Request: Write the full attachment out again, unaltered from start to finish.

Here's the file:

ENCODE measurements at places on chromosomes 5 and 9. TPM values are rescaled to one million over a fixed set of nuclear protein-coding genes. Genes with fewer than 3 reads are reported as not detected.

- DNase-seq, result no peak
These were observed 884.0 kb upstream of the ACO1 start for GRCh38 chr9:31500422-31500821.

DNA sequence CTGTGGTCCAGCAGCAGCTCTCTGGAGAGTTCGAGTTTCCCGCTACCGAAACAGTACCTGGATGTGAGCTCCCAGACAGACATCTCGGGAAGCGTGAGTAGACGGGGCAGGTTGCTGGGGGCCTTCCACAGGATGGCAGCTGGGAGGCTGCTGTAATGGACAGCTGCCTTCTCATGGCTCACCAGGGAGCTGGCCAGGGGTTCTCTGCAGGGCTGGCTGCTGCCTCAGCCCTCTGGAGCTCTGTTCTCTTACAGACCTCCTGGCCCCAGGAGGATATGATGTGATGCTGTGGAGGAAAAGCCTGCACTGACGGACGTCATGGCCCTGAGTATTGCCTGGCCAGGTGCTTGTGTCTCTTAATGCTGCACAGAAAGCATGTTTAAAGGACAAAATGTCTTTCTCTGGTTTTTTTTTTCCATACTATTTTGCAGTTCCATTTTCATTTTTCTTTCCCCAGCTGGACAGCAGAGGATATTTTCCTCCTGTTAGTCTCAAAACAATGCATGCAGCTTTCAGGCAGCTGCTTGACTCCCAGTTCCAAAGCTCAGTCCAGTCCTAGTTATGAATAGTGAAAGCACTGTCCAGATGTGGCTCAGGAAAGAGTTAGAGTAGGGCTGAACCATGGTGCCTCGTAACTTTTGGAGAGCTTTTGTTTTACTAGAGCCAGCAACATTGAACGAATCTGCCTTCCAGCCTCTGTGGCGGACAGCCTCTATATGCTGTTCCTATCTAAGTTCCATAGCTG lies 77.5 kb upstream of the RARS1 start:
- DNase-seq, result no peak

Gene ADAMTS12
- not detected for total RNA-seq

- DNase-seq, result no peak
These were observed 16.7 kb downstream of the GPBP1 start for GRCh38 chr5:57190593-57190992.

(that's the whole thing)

ENCODE measurements at places on chromosomes 5 and 9. TPM values are rescaled to one million over a fixed set of nuclear protein-coding genes. Genes with fewer than 3 reads are reported as not detected.

- DNase-seq, result no peak
These were observed 884.0 kb upstream of the ACO1 start for GRCh38 chr9:31500422-31500821.

DNA sequence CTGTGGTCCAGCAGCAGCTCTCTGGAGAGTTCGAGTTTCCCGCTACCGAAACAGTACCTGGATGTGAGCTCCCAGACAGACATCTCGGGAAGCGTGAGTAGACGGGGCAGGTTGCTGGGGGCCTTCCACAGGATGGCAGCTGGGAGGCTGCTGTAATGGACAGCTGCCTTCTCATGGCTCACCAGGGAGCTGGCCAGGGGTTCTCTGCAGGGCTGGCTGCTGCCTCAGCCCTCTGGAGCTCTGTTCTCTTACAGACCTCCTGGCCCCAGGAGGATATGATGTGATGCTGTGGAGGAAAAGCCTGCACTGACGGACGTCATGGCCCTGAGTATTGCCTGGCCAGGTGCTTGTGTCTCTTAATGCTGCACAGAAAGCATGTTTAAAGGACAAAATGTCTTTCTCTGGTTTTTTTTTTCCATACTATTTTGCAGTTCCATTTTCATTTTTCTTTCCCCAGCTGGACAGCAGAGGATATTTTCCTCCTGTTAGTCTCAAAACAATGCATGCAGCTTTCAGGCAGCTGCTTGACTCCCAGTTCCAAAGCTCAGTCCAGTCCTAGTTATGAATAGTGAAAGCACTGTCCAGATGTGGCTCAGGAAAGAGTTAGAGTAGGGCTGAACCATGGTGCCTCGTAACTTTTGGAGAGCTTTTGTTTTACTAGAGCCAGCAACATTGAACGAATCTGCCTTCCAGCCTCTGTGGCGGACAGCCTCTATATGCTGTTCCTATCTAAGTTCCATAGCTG lies 77.5 kb upstream of the RARS1 start:
- DNase-seq, result no peak

Gene ADAMTS12
- not detected for total RNA-seq

- DNase-seq, result no peak
These were observed 16.7 kb downstream of the GPBP1 start for GRCh38 chr5:57190593-57190992.